We’ve had some amazing meals in 2011. Hell, we even visited Italy, Greece and Turkey and thought there was no way we’d top those meals for a long time, let alone in the same year. Then we were invited to the Athenaeum Hotel‘s Farm to Table Dinner last Saturday by Chef Ross Warhol as a thank you for asking him to participate in a Buffalo Foodie article (which he did an excellent job with). I was extremely excited to get the invitation, I haven’t been to the Chautauqua Institute since I was 12 years old and I have very fond memories of the place. It didn’t hurt that I was going to have a 7 course meal from a chef who I just recently praised for training at the finest restaurants in the world. You could say our expectations for this meal were very high from the start.
The following is my attempt to recap one of the best meals I’ve ever had…I’m pretty sure I won’t be able to do it justice. What I suggest is that you take the ~75 minute drive to the Chautauqua Institute and have a meal from Ross Warhol at the Hotel, he’ll be working there into October. If you haven’t read his foodie article (do it already!), Ross has worked at literally the finest kitchens in the world and wants to bring what he’s learned back to Western New York.
The whole event really started as soon as we walked out of our car; the front of the Athenaeum Hotel is breathtaking. We hung out on the large front porch waiting for our meal to start and were able to sit on rocking chairs looking out at Chautauqua Lake and pretended for a while that we were on a southern plantation. The hotel is gorgeous and really takes you back in time. All of the ingredients for the meal were sourced from farms and shops that were all within ~60 miles of the hotel (Ross and Sous Chef Alex Gray even planted a small garden on the roof that they used produce from).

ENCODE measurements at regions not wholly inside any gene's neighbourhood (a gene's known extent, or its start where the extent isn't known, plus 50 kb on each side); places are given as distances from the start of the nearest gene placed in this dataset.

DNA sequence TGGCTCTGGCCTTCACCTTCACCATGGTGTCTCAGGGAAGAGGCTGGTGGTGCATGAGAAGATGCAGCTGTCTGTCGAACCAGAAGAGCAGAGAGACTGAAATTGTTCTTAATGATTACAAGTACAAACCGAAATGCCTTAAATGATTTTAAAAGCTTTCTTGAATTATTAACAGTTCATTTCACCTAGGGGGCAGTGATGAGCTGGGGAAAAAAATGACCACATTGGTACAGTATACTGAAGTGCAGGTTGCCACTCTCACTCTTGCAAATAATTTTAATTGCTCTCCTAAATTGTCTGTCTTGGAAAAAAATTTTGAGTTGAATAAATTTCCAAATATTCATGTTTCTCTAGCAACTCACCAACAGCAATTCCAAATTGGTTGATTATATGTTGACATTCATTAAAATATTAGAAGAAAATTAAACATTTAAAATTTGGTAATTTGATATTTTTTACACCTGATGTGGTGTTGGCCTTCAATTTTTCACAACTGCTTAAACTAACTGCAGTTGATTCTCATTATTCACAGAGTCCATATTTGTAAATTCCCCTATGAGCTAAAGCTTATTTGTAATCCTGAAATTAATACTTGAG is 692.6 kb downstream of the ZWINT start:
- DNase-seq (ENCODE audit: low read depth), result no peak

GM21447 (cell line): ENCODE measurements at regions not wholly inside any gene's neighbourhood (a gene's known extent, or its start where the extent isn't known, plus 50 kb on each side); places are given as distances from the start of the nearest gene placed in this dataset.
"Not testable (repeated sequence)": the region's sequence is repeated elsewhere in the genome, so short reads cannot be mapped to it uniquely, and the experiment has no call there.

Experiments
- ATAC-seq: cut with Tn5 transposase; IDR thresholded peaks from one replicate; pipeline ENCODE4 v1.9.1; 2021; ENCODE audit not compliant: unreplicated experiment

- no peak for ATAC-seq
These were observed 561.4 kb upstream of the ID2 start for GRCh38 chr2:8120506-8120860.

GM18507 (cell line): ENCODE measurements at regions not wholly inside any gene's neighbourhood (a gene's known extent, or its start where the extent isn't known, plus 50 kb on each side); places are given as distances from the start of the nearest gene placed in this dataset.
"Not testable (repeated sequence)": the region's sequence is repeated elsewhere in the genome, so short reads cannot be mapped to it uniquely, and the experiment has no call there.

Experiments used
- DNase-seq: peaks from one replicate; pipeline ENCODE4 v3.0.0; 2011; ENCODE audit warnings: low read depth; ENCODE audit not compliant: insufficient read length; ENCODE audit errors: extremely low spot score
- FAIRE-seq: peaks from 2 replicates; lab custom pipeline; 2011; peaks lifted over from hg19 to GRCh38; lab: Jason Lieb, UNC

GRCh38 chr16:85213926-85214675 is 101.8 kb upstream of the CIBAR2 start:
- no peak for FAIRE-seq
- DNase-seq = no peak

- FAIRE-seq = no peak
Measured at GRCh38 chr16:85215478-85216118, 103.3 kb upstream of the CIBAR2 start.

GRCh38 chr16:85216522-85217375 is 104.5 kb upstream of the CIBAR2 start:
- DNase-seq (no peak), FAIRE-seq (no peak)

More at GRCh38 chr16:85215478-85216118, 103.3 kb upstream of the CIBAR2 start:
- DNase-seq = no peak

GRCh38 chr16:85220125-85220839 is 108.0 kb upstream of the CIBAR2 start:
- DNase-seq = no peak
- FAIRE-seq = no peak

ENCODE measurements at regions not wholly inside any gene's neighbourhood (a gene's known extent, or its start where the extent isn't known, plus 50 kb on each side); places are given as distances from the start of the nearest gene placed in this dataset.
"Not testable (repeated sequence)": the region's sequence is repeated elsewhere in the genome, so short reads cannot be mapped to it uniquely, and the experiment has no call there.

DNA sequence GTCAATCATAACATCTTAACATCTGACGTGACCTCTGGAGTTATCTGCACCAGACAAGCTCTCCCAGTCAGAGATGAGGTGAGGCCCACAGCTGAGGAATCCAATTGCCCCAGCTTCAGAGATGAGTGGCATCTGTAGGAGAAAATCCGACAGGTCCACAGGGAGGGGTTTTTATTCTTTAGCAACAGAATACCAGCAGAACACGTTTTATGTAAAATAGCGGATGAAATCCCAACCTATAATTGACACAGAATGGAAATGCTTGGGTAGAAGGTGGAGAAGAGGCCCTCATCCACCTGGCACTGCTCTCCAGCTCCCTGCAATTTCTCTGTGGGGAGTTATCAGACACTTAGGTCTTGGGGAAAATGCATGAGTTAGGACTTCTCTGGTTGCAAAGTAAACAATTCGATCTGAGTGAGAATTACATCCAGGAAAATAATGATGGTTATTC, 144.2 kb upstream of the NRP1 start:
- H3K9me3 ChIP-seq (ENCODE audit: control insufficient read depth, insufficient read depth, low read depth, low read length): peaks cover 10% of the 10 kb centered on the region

As we were sitting on the porch we enjoyed a couple hors d’oeuvres that were being handed out by the staff. We tried mini grass-fed beef sliders (pictured in gallery) that were on a delicious croissant like roll and topped with tiny sweet tomatoes and a small dab of bone marrow mayonnaise. They also were handing out small potato chips with a blue cheese/french onion dip on each chip (not pictured) and these wonderful pieces of bread (forget the official name, pictured in gallery) that were topped with local grapes and some creamy goat cheese.
After relaxing on the porch for an hour enjoying our drinks and making Family Guy references we finally got seated at our table. The room had several large tables (it turns out there was a wedding celebration going on) and we were seated with 6 very nice people. As we looked over the menu we noticed that every course was paired with either a local wine or a beer from Southern Tier. Alli and I knew this was going to be a delicious meal but also an incredibly filling meal.
The first course was Split Pea Soup (pictured in gallery) with pieces of Cured Ham from Nelson Farms. The soup was pureed and had a lovely creamy texture and the pieces of ham added a salty/savory kick. Alli, who isn’t the biggest fan of peas in general, really loved the soup and we devoured out entire bowls. It was a fantastic way to start the meal. The second course was a Farmers Panzanella Salad (pictured above); if you are an egg fan this was the course for you. A piece of multigrain bread from Buffalo’s own Five Points Bakery had a hole cut in the middle and a Hen Egg from Green Heron Growers was poured in and then cooked on a flat stove. Yes, it was as awesome you’re imagining. The bread served it’s purpose of soaking up the runny yolk and the freshly made ricotta cheese just tied everything together. I would eat that course for breakfast every day if I could.